The story behind my book THE AMERICAN MIRACLE begins with my late father, whose birth in Philadelphia 90 years ago constitutes an American miracle of its own.
My grandfather, a barrel maker from a destitute and decrepit village in Ukraine, came to the United States in 1906. He left behind his wife and six children, hoping to earn enough money in America to pay for their passage to the New World. He finally saved the dollars he needed and sent for his family; they began their journey by train to the steamship that would take them from a German harbor across the ocean to a fresh start. Unfortunately, their long trip began in the blood-soaked month of August, 1914, so that World War I broke out before they could leave the territory of the old Russian Empire. With the border sealed because of the conflict, the desperate mother had no choice but to retreat with her brood to their home village to wait out the fighting.
Over the following nine years of War, Bolshevik Revolution and then brutal civil war between the “Reds” and the “Whites,” hundreds of thousands of Russian Jews lost their lives to violence, starvation and disease – including my grandparents’ five daughters. With my Uncle Moish the only surviving child, my still mourning grandmother finally escaped the Russian chaos in 1924 and reunited with her husband in Philadelphia. They had lived apart for 18 tragic years and had reached the ages of 48 and 43, respectively.
Nonetheless, they renewed their marriage until my grandmother fell desperately ill within 12 months of her arrival. Feeling bloated and dizzy, gaining weight even though she couldn’t keep down her food, she delayed seeing a doctor because she felt certain a deadly tumor had begun to grow inside her.
That “tumor” turned out to be my father, a miraculous new life in a miraculous new land. He bore the Yiddish nickname “tummerel” (“Little Tumor”) throughout his childhood in South Philadelphia. He had come into the world long after his mother had ceased her normal female cycle – much like her Biblical namesake, Sarah, with her own astonishing late-in-life delivery.
My dad, who grew up in poverty but won competitive scholarships to earn three degrees from the University of Pennsylvania (including his PhD in Physics), never lost his sense of wondrous amazement at the unlikely circumstances of his own existence.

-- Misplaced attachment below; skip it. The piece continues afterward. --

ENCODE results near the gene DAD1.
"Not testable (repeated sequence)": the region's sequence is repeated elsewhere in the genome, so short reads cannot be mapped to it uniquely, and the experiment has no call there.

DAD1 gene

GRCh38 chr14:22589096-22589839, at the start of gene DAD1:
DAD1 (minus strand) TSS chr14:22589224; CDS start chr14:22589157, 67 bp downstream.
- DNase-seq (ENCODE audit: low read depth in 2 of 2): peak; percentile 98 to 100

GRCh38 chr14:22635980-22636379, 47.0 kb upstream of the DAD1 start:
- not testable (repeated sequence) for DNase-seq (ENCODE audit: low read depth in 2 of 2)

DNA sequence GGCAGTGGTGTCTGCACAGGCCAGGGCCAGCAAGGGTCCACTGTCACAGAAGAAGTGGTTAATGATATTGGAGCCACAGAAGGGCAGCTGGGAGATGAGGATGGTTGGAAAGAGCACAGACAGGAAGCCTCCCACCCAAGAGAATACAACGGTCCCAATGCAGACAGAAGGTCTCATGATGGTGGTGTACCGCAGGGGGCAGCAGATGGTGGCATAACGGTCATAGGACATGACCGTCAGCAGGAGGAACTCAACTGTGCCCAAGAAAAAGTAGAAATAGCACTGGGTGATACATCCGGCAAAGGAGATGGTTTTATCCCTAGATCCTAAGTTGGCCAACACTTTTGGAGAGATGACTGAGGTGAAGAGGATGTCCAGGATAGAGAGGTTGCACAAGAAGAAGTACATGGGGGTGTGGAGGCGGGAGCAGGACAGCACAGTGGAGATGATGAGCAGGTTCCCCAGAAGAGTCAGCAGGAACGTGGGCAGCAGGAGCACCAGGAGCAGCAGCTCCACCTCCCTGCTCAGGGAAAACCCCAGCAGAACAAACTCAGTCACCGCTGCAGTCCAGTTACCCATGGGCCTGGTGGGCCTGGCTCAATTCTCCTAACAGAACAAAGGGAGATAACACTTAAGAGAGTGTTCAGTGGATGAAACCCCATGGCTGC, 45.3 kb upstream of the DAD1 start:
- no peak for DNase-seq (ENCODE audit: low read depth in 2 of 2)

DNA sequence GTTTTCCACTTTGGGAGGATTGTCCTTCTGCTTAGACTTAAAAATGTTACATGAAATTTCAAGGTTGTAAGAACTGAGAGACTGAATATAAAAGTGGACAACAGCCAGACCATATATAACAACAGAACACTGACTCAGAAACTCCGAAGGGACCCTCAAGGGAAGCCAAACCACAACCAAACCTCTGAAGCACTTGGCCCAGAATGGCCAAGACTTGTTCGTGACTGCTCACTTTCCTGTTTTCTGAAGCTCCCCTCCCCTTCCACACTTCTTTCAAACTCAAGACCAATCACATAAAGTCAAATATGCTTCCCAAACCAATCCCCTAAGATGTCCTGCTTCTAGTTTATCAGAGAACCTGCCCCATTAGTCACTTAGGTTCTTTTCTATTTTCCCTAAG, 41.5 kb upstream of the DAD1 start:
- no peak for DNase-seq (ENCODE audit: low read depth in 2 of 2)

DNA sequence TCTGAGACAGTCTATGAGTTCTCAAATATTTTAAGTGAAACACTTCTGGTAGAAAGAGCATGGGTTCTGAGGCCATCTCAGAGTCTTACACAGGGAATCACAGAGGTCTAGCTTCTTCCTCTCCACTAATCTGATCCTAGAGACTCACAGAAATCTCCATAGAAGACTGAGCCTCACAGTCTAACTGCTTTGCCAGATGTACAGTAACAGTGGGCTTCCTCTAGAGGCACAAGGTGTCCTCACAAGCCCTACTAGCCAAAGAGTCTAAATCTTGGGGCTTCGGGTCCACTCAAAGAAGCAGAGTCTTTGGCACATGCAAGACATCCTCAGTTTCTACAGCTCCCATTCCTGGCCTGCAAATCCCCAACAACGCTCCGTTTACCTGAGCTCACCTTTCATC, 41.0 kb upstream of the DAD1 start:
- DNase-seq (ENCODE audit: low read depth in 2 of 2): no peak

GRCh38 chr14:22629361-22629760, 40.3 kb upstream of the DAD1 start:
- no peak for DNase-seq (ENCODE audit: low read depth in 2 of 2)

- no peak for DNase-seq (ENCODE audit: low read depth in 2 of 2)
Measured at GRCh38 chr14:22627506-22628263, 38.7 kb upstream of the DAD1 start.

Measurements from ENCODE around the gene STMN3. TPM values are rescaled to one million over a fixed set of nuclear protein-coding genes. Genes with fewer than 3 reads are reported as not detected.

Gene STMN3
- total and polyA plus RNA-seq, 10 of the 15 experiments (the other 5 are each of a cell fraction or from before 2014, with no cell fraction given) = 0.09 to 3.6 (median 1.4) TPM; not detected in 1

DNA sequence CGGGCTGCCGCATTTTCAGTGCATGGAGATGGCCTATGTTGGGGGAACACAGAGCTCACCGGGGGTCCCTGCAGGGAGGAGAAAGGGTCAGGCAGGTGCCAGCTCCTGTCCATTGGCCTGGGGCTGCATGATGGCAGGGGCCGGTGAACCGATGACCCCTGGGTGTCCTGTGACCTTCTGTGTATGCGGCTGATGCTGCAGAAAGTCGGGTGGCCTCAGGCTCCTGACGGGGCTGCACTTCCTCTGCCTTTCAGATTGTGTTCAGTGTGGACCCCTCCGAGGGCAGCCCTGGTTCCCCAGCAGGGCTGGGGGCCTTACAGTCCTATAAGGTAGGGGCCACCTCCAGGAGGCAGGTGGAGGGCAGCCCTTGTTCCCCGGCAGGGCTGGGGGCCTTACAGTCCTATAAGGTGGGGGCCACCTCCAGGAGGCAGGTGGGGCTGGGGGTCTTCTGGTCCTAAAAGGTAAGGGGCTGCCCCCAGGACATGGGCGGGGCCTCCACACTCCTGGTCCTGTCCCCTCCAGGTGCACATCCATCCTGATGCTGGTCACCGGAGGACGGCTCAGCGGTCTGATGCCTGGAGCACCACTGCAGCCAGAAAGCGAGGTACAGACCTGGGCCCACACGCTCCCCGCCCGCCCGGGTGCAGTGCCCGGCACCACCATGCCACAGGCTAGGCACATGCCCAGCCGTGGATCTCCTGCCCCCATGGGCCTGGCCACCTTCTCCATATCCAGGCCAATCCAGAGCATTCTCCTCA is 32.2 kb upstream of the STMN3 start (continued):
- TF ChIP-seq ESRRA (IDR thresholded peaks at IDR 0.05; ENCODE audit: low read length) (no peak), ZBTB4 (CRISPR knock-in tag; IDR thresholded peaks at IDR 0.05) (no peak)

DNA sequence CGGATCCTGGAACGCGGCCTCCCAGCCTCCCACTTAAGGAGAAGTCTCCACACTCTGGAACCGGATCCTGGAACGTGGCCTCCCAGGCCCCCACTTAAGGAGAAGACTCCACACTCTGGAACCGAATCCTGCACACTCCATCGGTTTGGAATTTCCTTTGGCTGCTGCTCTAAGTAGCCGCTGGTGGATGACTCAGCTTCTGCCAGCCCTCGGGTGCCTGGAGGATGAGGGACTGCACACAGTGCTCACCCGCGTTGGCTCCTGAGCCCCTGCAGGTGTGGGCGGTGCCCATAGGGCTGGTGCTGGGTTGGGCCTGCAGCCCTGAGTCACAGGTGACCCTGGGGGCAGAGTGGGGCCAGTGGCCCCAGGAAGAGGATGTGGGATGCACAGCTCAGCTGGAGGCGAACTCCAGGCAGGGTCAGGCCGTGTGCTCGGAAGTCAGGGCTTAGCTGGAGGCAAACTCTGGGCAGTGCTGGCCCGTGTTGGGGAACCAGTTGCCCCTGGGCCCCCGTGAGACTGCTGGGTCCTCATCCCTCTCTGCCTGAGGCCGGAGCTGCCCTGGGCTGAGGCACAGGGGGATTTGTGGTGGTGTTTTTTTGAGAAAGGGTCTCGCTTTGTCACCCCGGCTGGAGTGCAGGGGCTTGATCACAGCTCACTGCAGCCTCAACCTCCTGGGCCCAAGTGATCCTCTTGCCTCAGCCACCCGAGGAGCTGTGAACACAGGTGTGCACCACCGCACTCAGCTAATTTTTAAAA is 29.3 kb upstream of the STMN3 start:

To many immigrant families, America represented the “Goldene Medinah” – the “Golden Province.” To my father and his parents, this country counted as “The Land of New Life” – prepared by God Almighty for their deliverance and rebirth. My grandfather became a naturalized citizen in 1943 at the height of the war and the next year my father joined the United States Navy following his high school graduation.
When I came along a few years after the war, my father passed on to me his sense of astonishment at the blessings we enjoyed as Americans. Some of my earliest memories involve my father taking me to Independence Hall to see the Liberty Bell and to marvel at the work that Ben Franklin, Thomas Jefferson and later George Washington had accomplished in that spot — writing both the Declaration of Independence and the Constitution in the same handsomely l-preserved room. We visited Valley Forge on a winter weekend, so my dad could describe the heroic, upright figure of General Washington on his big white horse, while leading me, at age 4, to visualize the freezing, shoeless but indomitable troops of the beleaguered Continental Army who left their bloody footprints in the snow.
My father only became conventionally religious as a much older man, in the midst of a busy career as a physics professor, NASA researcher, Scientist Astronaut and high tech entrepreneur. But at no point in his life did he ever question the proposition that a higher power had elevated America among all the nations of the earth and specially blessed her people for his benevolent purposes. In that fervent conviction, he may have been typical of citizens of the Greatest Generation, or of every American generation, for that matter. A general belief that destiny has specially favored the United States has always been more broadly and, perhaps, more deeply shared than adherence to any specific points of theology.